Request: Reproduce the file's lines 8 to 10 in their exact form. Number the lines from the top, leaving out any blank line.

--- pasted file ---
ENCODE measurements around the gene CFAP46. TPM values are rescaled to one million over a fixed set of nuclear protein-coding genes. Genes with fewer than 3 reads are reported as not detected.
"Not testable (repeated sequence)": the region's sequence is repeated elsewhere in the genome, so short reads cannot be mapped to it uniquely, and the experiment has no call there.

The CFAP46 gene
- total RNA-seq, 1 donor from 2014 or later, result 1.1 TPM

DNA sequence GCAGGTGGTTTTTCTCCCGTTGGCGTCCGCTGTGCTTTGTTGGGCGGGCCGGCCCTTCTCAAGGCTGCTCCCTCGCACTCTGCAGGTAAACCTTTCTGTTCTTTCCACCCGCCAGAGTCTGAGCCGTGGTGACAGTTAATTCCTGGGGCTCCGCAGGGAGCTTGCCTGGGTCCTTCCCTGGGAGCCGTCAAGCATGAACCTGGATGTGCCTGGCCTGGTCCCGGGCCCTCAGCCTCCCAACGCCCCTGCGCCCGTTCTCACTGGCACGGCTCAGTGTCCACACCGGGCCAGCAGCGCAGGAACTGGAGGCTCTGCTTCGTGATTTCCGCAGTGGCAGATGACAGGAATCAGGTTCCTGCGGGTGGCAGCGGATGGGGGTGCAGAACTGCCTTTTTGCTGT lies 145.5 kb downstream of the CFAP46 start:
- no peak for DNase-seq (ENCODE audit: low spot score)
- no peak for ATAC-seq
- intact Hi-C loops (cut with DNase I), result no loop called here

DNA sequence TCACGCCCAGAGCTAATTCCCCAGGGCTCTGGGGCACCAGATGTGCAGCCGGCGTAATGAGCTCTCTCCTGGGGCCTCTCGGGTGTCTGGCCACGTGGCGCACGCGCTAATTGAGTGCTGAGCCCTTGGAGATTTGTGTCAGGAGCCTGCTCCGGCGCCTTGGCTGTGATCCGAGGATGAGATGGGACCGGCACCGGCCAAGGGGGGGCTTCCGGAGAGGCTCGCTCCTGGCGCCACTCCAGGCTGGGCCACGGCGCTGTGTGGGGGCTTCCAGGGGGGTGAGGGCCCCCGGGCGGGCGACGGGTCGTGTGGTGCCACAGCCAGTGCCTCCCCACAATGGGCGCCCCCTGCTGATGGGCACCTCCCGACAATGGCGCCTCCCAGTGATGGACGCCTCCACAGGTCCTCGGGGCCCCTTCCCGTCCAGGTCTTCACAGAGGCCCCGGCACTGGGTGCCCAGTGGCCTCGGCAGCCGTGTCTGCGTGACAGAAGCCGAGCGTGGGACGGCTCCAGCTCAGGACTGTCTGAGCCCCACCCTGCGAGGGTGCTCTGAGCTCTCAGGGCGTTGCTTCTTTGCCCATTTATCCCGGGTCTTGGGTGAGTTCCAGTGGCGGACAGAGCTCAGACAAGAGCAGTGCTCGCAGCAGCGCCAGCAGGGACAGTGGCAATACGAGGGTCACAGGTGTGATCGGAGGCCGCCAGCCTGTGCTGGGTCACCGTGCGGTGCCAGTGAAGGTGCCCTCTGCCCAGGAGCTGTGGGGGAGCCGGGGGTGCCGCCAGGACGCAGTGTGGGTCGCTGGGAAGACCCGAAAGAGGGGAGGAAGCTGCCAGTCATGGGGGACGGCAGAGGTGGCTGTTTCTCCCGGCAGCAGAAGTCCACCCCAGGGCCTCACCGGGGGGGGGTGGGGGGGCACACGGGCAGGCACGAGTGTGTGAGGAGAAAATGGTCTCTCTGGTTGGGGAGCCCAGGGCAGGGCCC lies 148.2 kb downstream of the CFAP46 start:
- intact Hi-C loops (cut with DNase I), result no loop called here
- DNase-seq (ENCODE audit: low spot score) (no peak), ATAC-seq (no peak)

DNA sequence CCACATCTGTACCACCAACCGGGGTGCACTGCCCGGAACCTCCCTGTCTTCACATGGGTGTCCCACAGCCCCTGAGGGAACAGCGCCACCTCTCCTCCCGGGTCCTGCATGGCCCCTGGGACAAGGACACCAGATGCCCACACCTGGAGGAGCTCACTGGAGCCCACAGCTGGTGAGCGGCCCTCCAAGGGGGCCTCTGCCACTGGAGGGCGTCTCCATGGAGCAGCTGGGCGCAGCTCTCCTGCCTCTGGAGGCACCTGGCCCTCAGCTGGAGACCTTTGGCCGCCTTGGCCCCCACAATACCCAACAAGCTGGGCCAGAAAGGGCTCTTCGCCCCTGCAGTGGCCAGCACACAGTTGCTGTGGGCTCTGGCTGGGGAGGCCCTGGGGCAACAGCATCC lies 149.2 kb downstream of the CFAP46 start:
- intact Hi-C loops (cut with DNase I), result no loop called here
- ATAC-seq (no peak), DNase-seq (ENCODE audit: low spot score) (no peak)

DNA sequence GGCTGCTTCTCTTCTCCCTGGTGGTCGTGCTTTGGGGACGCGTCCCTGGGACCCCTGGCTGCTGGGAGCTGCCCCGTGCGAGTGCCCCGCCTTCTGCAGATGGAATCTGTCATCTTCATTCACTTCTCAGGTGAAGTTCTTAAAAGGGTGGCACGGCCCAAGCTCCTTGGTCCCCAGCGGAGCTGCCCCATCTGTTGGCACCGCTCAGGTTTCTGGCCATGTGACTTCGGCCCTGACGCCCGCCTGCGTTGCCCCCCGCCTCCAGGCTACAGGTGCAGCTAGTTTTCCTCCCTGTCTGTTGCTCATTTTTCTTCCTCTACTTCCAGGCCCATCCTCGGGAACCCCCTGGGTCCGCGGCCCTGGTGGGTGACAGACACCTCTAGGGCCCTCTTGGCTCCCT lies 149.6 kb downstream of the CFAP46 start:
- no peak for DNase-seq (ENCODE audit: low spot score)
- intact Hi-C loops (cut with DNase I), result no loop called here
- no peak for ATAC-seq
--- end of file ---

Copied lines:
- intact Hi-C loops (cut with DNase I), result no loop called here

DNA sequence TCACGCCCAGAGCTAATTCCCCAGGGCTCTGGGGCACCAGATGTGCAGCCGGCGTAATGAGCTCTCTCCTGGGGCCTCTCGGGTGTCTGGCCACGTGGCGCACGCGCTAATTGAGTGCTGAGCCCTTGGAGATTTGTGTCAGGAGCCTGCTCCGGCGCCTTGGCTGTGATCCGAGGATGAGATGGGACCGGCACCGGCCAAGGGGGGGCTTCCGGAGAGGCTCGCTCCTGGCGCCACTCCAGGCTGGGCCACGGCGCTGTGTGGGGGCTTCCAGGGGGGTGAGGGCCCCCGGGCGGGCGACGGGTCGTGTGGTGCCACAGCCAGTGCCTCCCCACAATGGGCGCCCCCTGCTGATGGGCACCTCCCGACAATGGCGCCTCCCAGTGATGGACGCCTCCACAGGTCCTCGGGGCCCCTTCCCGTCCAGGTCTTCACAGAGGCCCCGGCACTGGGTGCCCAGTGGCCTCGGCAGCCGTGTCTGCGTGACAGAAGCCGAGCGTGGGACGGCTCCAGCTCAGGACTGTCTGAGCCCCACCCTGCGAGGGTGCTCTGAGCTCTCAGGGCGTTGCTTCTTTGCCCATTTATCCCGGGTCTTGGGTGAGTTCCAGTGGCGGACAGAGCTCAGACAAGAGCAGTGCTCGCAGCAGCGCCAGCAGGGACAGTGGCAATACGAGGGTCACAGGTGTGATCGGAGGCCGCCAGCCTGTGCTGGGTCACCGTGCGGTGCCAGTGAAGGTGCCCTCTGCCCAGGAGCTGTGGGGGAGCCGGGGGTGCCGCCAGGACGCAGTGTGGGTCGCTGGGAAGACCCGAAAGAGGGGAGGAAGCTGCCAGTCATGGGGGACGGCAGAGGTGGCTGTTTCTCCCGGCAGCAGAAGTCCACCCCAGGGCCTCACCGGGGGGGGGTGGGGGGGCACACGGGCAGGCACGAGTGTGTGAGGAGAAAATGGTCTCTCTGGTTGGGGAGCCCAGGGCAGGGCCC lies 148.2 kb downstream of the CFAP46 start:
- intact Hi-C loops (cut with DNase I), result no loop called here